Israel Admits 2007 Syrian 'Nuclear Reactor' Strike for First Time
Israel's military admitted for the first time Wednesday it was responsible for a 2007 air raid against a suspected Syrian nuclear reactor, a strike it was long believed to have carried out, reported AFP.
The admission along with the release of newly declassified material related to the raid comes as Israel intensifies its warnings over the presence of its main enemy Iran in neighbouring Syria.
Israeli Prime Minister Benjamin Netanyahu has also repeatedly called for the nuclear deal between world powers and Iran to be changed or eliminated.
US President Donald Trump, who met Netanyahu at the White House this month, has said that the nuclear deal must be "fixed" by May 12 or the United States will walk away.
An Israeli military spokesman declined to respond to questions related to the admission and the release of the documents, including over the timing, which could be seen as a warning regarding Iran's activities.
The declassified material includes footage of the strike, video of a speech by military chief of staff Gadi Eisenkot on the operation and pictures of secret army intelligence communiques about the site.
A military statement summarising the operation lays out the case for why Israel carried out the strike at the desert site in the Deir Ezzor region of eastern Syria on what it says was a nuclear reactor under construction.
It has long been widely assumed that Israel carried out the strike. Syria has meanwhile denied it was building a nuclear reactor.
"On the night between September 5th-6th, 2007, Israeli Air Force fighter jets successfully struck and destroyed a Syrian nuclear reactor in development," the Israeli statement says.
"The reactor was close to being completed. The operation successfully removed an emerging existential threat to Israel and to the entire region -- Syrian nuclear capabilities."
- 'Strategic implications' -
Israel's admission is by no means the first time its military has been identified as the source of the attack.
In 2008, less than a year after the strike, US officials accused Syria of having sought to build a secret nuclear reactor and acknowledged Israel destroyed it in the raid.
The UN atomic watchdog declared in 2011 that the Syrian site was "very likely" to have been a nuclear reactor, adding that information provided to it suggested that it was being built with North Korean assistance.
Israel said in its new disclosures that secrecy surrounding the strike was necessary due to the sensitive security situation.
In defending the strike, it notes that Islamic State group jihadists later overran much of Deir Ezzor during Syria's civil war, while also saying that Syrian President Bashar al-Assad "in the past used chemical weapons against his own citizens."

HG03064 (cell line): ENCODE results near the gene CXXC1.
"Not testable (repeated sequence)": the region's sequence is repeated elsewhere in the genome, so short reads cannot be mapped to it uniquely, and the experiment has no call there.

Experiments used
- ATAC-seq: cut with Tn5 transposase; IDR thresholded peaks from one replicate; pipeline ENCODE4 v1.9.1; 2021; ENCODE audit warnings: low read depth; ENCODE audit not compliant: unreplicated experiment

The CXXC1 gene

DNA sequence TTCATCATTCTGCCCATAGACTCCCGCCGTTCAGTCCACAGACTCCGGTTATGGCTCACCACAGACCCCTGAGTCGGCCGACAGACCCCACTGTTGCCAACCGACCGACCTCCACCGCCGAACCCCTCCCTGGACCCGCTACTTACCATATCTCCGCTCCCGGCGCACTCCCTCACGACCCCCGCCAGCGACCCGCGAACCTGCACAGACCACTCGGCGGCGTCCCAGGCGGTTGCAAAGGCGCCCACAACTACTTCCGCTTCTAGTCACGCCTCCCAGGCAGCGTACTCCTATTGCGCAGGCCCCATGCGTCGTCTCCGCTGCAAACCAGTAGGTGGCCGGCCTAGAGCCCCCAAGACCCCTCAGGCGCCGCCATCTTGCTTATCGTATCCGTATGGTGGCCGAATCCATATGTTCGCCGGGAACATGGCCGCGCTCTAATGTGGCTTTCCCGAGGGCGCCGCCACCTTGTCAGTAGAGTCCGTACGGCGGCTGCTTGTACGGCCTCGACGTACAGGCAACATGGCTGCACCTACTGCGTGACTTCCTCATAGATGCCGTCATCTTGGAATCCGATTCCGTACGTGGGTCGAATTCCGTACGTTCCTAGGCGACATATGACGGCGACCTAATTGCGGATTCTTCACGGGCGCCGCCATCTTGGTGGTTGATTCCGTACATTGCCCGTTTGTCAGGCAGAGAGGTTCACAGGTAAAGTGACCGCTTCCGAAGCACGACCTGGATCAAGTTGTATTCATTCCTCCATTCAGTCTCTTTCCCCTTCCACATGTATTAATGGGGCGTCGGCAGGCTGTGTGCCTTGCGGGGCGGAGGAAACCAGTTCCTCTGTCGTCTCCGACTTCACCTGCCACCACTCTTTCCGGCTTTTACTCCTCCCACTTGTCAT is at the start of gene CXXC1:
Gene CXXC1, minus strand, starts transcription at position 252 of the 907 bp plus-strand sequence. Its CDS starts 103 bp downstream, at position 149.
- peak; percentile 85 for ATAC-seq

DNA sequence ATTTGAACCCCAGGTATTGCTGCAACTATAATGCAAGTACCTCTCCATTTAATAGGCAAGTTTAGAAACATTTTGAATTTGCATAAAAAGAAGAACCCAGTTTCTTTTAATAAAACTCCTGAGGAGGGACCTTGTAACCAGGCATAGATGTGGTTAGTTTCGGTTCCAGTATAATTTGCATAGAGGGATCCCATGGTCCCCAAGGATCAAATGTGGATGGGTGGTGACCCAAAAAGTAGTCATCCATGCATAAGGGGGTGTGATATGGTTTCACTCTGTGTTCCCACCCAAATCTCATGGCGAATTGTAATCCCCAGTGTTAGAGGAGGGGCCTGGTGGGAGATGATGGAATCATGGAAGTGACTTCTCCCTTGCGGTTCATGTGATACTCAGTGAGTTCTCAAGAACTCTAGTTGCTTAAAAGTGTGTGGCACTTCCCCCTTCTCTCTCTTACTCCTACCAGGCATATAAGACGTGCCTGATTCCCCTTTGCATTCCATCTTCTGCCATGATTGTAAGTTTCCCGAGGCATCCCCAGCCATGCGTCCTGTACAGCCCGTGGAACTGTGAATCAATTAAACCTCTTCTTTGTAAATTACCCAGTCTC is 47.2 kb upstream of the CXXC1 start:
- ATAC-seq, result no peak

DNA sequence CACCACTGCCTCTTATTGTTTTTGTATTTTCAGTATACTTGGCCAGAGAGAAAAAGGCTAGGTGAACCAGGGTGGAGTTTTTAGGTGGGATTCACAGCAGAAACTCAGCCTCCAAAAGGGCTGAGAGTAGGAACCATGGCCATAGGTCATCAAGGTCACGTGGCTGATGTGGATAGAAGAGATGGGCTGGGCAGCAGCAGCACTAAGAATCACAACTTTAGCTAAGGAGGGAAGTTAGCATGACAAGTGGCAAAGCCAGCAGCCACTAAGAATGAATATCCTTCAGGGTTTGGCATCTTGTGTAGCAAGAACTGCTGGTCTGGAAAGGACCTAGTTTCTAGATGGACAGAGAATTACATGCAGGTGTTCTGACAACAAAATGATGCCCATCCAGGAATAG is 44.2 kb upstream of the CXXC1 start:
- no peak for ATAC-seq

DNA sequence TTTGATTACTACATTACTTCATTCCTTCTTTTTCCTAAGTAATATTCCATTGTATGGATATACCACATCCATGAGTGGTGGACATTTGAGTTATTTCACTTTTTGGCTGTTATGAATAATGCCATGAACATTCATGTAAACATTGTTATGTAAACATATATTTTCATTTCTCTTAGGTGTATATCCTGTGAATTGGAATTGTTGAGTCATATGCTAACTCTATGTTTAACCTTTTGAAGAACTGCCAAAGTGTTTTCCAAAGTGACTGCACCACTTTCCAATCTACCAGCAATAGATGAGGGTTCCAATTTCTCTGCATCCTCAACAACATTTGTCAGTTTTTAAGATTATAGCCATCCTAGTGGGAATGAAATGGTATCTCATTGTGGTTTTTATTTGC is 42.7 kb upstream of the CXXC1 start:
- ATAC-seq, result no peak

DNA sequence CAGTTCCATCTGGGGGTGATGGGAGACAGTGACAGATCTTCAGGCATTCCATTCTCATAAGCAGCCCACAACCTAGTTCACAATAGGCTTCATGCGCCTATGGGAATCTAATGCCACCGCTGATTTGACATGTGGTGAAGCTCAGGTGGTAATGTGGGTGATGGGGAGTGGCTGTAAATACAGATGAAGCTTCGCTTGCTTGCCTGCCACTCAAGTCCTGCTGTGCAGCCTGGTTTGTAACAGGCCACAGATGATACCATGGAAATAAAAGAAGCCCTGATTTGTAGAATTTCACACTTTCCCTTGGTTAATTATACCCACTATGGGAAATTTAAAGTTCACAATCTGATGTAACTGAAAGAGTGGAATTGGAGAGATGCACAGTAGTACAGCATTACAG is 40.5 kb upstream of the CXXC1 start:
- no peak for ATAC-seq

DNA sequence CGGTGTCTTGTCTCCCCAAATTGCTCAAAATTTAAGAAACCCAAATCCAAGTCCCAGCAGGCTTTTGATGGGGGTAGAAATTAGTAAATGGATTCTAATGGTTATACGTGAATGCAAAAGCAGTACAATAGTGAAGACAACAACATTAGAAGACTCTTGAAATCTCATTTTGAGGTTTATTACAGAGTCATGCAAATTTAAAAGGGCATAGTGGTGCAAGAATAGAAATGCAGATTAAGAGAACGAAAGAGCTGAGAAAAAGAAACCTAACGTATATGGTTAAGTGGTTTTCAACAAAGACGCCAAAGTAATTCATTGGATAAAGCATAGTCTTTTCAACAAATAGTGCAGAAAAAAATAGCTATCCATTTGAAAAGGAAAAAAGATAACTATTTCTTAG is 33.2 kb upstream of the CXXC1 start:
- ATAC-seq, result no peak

"The nuclear reactor being held by Assad would have had severe strategic implications on the entire Middle East as well as Israel and Syria," it said.
While Israel's admission will come as little surprise, the declassified material provides new details on what is widely known as "Operation Orchard."
The material speaks of an ultra-secretive operation, with very few knowing details of the strike and a cover story provided.
Israeli intelligence had picked up on what it determined was the construction of the nuclear reactor and followed its development, it says.
Four F-16s and four F-15s were involved in the strike, with the operation beginning at 10:30 pm on September 5 and the planes returning at 2:30 am the following day.
Grainy footage of the strike included in the material shows a target locking on to a building that is blown apart shortly afterward.
Israel determined that the alleged reactor was "totally disabled, and that the damage done was irreversible."
Israeli military chief of staff Lieutenant General Gadi Eisenkot, who was northern commander at the time, recalled in a video in the material meeting with his officers shortly before the raid.
"I don't give them the exact details of the target and its essence, but I say that there's going to be a significant attack in the upcoming 24-48 hours, an event that in low likeliness could lead to war," he said.
"Low, to me, is even 15 or 20 percent, which is a lot."
- 'Message' sent? -
Syria and Israel have fought in repeated wars since the Jewish state's founding in 1948. The two countries are still technically at war.
Israel has sought to avoid direct involvement in the Syrian civil war that broke out in 2011, but it acknowledges carrying out dozens of air strikes there to stop what it says are advanced arms deliveries to Lebanese Shiite group Hezbollah.
Hezbollah is fighting alongside Assad's regime, like Iran and Russia.
Israel has expressed growing concern over what it sees as Iran's attempts to entrench itself militarily in Syria.
It also accuses Iran of seeking to build factories to construct precision-guided missiles in Syria and Lebanon that could be used against Israel.
Beyond that, Netanyahu has warned that Israel will "never let Iran develop nuclear weapons."
Eisenkot spoke of the "message" of the 2007 strike, while making reference to a 1981 Israeli raid against a nuclear reactor in Iraq.
"The message from the 2007 reactor attack was that Israel won't accept the construction of abilities that could constitute an existential threat to the state of Israel," he said in the video.
"That's the message from '81, that's the message from 2007 and that's our future message to our enemies."
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